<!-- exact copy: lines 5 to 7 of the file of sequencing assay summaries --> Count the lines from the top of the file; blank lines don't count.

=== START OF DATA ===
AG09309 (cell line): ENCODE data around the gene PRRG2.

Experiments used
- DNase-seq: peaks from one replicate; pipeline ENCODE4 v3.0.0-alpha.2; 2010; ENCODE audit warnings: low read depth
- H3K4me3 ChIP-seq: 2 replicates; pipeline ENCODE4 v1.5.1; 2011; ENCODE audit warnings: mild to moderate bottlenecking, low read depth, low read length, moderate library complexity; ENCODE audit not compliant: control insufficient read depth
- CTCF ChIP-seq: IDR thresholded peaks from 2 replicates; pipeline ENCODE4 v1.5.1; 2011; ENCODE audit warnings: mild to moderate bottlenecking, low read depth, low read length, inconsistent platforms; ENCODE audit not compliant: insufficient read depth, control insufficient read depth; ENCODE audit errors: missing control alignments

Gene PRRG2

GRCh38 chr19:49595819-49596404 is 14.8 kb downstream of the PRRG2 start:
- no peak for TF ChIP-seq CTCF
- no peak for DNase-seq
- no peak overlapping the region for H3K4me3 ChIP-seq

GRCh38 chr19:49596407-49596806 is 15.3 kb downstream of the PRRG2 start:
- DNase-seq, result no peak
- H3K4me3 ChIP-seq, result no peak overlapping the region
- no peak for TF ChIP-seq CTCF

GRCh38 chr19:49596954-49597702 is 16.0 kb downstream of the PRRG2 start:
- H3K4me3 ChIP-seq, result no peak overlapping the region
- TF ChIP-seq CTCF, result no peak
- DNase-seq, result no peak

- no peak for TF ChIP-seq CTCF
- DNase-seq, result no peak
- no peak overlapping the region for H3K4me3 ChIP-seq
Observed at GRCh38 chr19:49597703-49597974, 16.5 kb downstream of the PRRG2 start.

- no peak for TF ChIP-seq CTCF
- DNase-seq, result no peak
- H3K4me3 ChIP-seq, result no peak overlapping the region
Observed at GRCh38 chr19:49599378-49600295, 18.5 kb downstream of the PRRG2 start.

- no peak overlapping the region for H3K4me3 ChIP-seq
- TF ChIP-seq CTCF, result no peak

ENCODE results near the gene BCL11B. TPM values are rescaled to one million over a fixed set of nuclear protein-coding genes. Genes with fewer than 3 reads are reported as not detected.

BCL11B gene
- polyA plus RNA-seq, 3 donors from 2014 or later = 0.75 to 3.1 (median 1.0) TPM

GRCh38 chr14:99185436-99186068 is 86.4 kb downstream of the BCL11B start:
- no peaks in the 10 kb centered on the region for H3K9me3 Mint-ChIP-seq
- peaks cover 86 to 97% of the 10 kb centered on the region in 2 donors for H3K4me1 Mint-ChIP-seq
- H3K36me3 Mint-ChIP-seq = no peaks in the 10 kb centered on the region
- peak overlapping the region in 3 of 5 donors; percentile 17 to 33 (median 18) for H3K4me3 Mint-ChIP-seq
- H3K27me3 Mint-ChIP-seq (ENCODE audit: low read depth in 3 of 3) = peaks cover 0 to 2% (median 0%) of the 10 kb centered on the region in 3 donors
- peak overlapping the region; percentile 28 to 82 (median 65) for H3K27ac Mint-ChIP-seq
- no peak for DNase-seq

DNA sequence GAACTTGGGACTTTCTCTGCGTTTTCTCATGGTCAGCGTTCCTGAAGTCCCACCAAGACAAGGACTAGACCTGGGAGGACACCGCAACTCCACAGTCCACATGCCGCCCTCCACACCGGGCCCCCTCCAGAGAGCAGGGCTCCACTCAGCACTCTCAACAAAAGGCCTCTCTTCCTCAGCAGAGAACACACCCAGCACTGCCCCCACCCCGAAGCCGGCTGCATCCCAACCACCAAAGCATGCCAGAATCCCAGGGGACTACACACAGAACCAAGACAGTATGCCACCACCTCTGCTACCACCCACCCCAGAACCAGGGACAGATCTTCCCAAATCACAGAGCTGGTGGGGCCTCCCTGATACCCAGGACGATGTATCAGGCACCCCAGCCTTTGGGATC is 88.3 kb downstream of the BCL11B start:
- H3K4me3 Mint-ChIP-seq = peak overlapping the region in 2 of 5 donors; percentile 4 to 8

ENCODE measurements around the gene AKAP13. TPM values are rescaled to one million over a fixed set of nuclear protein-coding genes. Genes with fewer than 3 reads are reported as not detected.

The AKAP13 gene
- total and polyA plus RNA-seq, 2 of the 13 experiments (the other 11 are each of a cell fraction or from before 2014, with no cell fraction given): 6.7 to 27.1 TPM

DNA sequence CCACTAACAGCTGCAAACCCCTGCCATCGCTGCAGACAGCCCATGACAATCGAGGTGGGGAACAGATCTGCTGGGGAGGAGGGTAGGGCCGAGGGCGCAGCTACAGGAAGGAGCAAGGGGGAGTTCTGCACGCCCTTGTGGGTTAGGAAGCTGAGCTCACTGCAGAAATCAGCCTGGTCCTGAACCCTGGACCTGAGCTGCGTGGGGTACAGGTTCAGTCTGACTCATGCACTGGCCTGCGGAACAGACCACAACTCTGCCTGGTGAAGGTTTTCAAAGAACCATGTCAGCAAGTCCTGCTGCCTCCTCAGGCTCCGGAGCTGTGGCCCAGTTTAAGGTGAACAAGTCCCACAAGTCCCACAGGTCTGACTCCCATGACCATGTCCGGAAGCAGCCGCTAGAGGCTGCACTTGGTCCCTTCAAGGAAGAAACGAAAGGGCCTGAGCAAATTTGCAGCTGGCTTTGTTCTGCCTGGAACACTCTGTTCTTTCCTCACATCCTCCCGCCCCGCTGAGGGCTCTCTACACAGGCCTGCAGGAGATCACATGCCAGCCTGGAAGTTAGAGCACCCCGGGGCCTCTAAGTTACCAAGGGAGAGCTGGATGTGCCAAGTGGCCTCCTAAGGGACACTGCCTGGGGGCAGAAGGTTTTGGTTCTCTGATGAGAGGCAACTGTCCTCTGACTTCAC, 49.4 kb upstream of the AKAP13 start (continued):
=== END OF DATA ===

- CTCF ChIP-seq: IDR thresholded peaks from 2 replicates; pipeline ENCODE4 v1.5.1; 2011; ENCODE audit warnings: mild to moderate bottlenecking, low read depth, low read length, inconsistent platforms; ENCODE audit not compliant: insufficient read depth, control insufficient read depth; ENCODE audit errors: missing control alignments

Gene PRRG2

GRCh38 chr19:49595819-49596404 is 14.8 kb downstream of the PRRG2 start: